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Title: Some one electron transfer reactions of organic compounds
Author: Cooper, T. A.
Awarding Body: University of Oxford
Current Institution: University of Oxford
Date of Award: 1966
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The oxidation of a series of aromatic hydrocarbons and ethers by cobaltic perchlorate has been investigated. This was undertaken a. to extend the range of known one-electron oxidations of organic compounds to include much less reactive molecules than those previously investigated; and b. to investigate the possibility of oxidation by direct electron transfer, rather than by the homolytic fission of a C---H bond. The oxidations studied were (generally much slower than any previously investigated cobaltic oxidations, so that the self-decomposition of the cobaltic ions in solution was often of comparable rate. The latter reaction shows no simple order with respect to cobaltic ions, and is not accurately reproducible. The oxidations of a series of arossatic hydrocarbons approximately follow the rate law: (i.)

- d[CoIII]/dt = k2[CoIII][ArH]/[H+] In many cases the kinetic form is complicated by variations in the extent of secondary oxidation. However, there is no exact comparison between the deviations from a first order dependence on substrate and oxidant, and the variation of stoichiometry with substrate concentration. The approximate reactivity order is:


PhCO + PhCH3 ⟶ PhCHO + PhCH2 The production of PhCO radicals is supported by the detection of methyl benzophenones in the oxidation products. A similar conclusion is reached for the oxidation of dibenzyl ether. C---C fission is a major process in the oxidation of bibenzyl, and occurs to lesser extents in the oxidations of diphenylmethane and ethyl benzene. Thus the oxidation of bibenxyl yields benzaldehyde, and not benzyl phenyl ketone. The oxidation of p-nitrotoluene is exceptional since it appears to be inhibited by the substrate. Explanations for this involving the conplexing of cobaltic ions by the nitro- group, or the nitro- group acting as a trap for intermediate radicals, are tentatively suggested. The results obtained from the direct oxidation of toluene are used to analyse mathematically detailed kinetic and product studies of the oxidation of systems containing toluene and a cerboxylic acid. The oxidation of toluene is promoted by several aliphatic acids, and this is ascribed to the reactions: (iii.)

RCOOH + CoIII ⟶ R + CO2 + CoII + H+ (iv.)

R + PhMe ⟶ PhCH2 + RH The significance of such processes with regard to the catalysis of autoxidation reactions by carboxylate salts of transition metals is discussed. The oxidations of a series of benzyl ethers are faster than the oxidations of similar hydrocarbons, but much slower than the oxidation of benzyl alcohol. The overall reactivities, which are in the sequence:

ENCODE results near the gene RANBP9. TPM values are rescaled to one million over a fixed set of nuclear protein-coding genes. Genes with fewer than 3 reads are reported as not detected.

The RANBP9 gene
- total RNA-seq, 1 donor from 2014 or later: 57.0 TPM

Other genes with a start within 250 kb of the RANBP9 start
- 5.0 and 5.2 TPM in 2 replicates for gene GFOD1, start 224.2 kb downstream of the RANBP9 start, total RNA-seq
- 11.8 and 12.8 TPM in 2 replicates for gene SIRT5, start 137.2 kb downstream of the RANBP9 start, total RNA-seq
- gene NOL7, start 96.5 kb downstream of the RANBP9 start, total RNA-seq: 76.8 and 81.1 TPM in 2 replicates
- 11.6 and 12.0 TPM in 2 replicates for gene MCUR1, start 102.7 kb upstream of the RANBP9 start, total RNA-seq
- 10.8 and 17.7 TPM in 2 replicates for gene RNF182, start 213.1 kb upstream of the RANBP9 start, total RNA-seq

PhCH2OR + CoIII ⟶ PhĊHOR + COII + H+ (vi.)

PhĊ ⟶ PhCHO + R


PhĊHOR + 3CoIII +H2O ⟶ PhCOOR + 3COII + 3H+ (viii.)

R + CoIII.OH2 ⟶ ROH + COII + H+

The formation of an ester can be correlated with the ability of the R group to be eliminated as R. The detailed kinetic behaviour is similar to that found for the oxidation of the aralkyl hydrocarbons.,/p>

The oxidation of di-isopropyl ether is slower than the oxidations of the bensyl ethers. Larger yields of acetone are obtained than can be explained by the stoichiometry of a reaction scheme analogous to that shown in equations v. to viii. This indicates that there is a short regenerative chain:


Me2ĊOPri ⟶ Me2CO + Pri• (vi.)

Pri• + Me2CHOPri ⟶ Me2ĊOPri + C3H8

which ran produce acetone without consumption of cobaltic ions. The oxidation of 2,2'- dichlorodiethyl ether is autocatalytic, and liberates chloride ions. The autocatalysis is ascribed to the rearrangement of an intermediate radical to yield chloride ions which are then oxidised to Cl, or else to elimination of Cl from the primary radical. The Cl radicals can then attack the substrate ether. The substrates which have been investigated are all rather insoluble, and so solutions containing high concentrations of methyl cyanide co-solvent were necessary. The increase in the oxidation rates of the hydrocarbons and ethers with increasing methyl cyanide concentration is far too large to fit the expression: (xi.)

k = ko eMX (where X is % methyl cyanide v/v) which has been previously found satisfactory for solutions of up to 50% methyl cyanide. Spectral changes indicate that a cobaltic-methyl cyanide complex, which is an active oxidant, is formed. Its enhanced reactivity is due to a decrease in the energy of activation for the oxidations, which outweighs the effect of a less favourable activation entropy. In general, the thesis shows that reaction mechanisms cannot be elucidated solely from a knowledge of reaction kinetics. Accurate measurements of reaction products are also necessary before any interpretation of mechanism can be attempted. Thus, similar kinetic behaviour is found a. when the same substrate is oxidised to give different products under different conditions; and b. when similar substrates are oxidised by quite different routes.

Supervisor: Not available Sponsor: Not available
Qualification Name: Thesis (Ph.D.) Qualification Level: Doctoral
EThOS ID:  DOI: Not available